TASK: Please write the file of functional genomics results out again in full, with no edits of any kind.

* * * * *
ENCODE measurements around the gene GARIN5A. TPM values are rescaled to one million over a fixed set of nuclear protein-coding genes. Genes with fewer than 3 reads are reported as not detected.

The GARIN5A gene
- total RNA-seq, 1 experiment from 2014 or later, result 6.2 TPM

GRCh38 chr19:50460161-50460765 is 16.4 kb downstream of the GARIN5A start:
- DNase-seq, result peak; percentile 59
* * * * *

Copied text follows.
ENCODE measurements around the gene GARIN5A. TPM values are rescaled to one million over a fixed set of nuclear protein-coding genes. Genes with fewer than 3 reads are reported as not detected.

The GARIN5A gene
- total RNA-seq, 1 experiment from 2014 or later, result 6.2 TPM

GRCh38 chr19:50460161-50460765 is 16.4 kb downstream of the GARIN5A start:
- DNase-seq, result peak; percentile 59